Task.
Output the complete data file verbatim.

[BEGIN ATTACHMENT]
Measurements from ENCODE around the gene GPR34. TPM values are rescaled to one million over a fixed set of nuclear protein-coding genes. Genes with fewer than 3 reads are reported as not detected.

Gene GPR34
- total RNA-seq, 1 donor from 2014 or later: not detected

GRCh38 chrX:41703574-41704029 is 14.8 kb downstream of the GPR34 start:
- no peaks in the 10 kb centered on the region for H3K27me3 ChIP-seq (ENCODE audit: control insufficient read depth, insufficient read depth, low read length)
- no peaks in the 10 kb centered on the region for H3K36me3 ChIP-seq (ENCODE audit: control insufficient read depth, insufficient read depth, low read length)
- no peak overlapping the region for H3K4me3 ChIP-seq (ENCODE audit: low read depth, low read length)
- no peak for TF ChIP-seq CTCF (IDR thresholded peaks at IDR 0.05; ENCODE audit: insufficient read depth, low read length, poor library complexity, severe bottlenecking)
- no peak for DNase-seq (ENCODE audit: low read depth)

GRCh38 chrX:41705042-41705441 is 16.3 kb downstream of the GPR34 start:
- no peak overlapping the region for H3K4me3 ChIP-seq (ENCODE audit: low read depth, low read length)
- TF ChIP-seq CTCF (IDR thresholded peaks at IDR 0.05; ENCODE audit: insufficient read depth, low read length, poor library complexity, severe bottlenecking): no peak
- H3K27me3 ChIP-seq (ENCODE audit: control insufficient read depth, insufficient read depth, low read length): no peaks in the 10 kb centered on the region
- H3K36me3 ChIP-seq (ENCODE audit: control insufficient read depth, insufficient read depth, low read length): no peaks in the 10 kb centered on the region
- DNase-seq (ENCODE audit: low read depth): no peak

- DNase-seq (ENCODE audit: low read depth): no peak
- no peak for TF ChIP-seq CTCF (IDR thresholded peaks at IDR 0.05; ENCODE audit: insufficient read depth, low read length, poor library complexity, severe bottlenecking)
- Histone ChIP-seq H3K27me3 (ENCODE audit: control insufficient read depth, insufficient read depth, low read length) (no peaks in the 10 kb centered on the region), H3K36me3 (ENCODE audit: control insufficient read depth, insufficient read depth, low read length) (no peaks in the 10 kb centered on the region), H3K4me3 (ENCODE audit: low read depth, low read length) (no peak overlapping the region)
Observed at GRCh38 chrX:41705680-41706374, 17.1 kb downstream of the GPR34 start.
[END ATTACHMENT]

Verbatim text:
Measurements from ENCODE around the gene GPR34. TPM values are rescaled to one million over a fixed set of nuclear protein-coding genes. Genes with fewer than 3 reads are reported as not detected.

Gene GPR34
- total RNA-seq, 1 donor from 2014 or later: not detected

GRCh38 chrX:41703574-41704029 is 14.8 kb downstream of the GPR34 start:
- no peaks in the 10 kb centered on the region for H3K27me3 ChIP-seq (ENCODE audit: control insufficient read depth, insufficient read depth, low read length)
- no peaks in the 10 kb centered on the region for H3K36me3 ChIP-seq (ENCODE audit: control insufficient read depth, insufficient read depth, low read length)
- no peak overlapping the region for H3K4me3 ChIP-seq (ENCODE audit: low read depth, low read length)
- no peak for TF ChIP-seq CTCF (IDR thresholded peaks at IDR 0.05; ENCODE audit: insufficient read depth, low read length, poor library complexity, severe bottlenecking)
- no peak for DNase-seq (ENCODE audit: low read depth)

GRCh38 chrX:41705042-41705441 is 16.3 kb downstream of the GPR34 start:
- no peak overlapping the region for H3K4me3 ChIP-seq (ENCODE audit: low read depth, low read length)
- TF ChIP-seq CTCF (IDR thresholded peaks at IDR 0.05; ENCODE audit: insufficient read depth, low read length, poor library complexity, severe bottlenecking): no peak
- H3K27me3 ChIP-seq (ENCODE audit: control insufficient read depth, insufficient read depth, low read length): no peaks in the 10 kb centered on the region
- H3K36me3 ChIP-seq (ENCODE audit: control insufficient read depth, insufficient read depth, low read length): no peaks in the 10 kb centered on the region
- DNase-seq (ENCODE audit: low read depth): no peak

- DNase-seq (ENCODE audit: low read depth): no peak
- no peak for TF ChIP-seq CTCF (IDR thresholded peaks at IDR 0.05; ENCODE audit: insufficient read depth, low read length, poor library complexity, severe bottlenecking)
- Histone ChIP-seq H3K27me3 (ENCODE audit: control insufficient read depth, insufficient read depth, low read length) (no peaks in the 10 kb centered on the region), H3K36me3 (ENCODE audit: control insufficient read depth, insufficient read depth, low read length) (no peaks in the 10 kb centered on the region), H3K4me3 (ENCODE audit: low read depth, low read length) (no peak overlapping the region)
Observed at GRCh38 chrX:41705680-41706374, 17.1 kb downstream of the GPR34 start.